Test Report: Pioneer A-20 Integrated Amplifier Page 2

Ergonomics

With just four knobs and a couple of buttons, the A-20’s ergonomic issues, good or bad, are few. The remote, one that is evidently supplied with several other Pioneer products, includes keys irrelevant to the A-20 like SACD/net-player play/pause skip and a five-way cursor pad. These make locating the important ones (mostly volume/mute) a bit less natural at first, but the thumb soon finds its way. But the remote scores points for reproducing every front-panel control, and aside from its zero in-the-dark visibility, it otherwise passes muster.

Bottom Line

The A-20 doesn’t feel like a sub-$300 piece of kit. It doesn’t feel like a plus-$1,000 one either, but the knobs, while a bit light in mass, turn smoothly, the buttons depress positively, and its substantial 16-pound heft feels reassuring.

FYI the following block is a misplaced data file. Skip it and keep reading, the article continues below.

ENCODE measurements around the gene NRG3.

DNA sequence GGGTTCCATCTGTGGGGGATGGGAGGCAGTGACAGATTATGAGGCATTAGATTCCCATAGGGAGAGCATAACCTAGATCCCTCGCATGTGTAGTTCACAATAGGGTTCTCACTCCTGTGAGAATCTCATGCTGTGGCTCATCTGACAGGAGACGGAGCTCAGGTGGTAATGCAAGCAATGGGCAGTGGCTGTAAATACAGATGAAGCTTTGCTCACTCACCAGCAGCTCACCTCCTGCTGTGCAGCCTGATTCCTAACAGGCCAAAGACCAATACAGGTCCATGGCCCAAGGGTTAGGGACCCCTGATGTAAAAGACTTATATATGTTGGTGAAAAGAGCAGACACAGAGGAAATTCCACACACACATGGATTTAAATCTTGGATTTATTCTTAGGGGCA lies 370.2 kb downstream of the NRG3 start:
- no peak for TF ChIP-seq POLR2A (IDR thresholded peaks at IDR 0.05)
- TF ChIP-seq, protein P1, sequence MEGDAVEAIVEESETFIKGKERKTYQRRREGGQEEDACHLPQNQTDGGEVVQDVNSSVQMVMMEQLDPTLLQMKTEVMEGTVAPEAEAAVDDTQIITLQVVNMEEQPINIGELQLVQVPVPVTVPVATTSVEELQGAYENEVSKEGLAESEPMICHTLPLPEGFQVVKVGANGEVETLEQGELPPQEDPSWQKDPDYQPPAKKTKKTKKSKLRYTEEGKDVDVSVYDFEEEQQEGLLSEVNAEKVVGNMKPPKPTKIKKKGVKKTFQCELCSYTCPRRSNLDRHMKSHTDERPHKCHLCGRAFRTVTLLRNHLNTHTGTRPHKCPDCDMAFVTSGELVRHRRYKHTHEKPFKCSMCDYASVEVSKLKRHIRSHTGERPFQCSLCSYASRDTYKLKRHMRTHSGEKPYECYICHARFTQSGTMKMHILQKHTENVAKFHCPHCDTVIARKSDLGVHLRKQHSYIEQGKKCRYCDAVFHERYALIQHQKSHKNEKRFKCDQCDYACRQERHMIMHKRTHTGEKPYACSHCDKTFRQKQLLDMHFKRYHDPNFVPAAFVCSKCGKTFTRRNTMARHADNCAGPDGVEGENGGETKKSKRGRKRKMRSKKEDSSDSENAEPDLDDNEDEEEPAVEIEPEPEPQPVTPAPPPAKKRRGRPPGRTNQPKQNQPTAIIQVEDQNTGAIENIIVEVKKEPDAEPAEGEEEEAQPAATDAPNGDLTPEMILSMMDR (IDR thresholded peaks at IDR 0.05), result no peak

While today’s market still includes higher-end integrated amps to tempt more fully committed (and employed) audiophiles, there are very few entry-level examples like the A-20 to offer the acolyte serious sound. Thank you, Pioneer.

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